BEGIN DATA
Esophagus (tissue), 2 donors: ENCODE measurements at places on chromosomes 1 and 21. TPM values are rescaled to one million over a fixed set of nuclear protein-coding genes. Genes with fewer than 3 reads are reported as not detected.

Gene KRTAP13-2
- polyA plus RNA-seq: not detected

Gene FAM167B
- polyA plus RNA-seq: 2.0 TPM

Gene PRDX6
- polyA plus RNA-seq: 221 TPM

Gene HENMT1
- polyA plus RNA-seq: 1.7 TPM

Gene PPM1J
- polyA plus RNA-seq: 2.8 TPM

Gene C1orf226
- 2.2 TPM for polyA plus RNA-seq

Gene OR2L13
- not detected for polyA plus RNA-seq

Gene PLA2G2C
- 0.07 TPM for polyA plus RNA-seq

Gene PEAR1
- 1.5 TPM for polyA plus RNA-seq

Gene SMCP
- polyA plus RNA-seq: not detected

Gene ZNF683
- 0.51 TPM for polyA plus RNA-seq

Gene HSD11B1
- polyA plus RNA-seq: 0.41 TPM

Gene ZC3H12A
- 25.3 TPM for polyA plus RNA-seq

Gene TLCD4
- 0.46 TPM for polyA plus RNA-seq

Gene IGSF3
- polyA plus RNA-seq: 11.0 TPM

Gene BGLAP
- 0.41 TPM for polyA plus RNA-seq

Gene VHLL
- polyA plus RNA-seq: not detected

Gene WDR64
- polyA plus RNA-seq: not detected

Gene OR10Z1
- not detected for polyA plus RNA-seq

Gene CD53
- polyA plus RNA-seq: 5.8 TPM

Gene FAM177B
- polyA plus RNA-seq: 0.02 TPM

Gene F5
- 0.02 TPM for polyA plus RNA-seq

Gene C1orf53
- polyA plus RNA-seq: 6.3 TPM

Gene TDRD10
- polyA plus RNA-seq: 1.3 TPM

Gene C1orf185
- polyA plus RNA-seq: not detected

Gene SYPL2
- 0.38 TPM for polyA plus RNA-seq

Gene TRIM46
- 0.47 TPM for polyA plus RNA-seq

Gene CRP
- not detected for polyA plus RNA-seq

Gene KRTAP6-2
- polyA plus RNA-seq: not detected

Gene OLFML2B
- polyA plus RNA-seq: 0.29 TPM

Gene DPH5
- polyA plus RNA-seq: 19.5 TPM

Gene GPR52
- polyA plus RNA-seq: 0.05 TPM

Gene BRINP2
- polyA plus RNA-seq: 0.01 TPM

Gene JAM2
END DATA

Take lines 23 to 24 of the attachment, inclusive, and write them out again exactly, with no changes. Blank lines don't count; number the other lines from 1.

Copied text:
- 0.51 TPM for polyA plus RNA-seq

Gene HSD11B1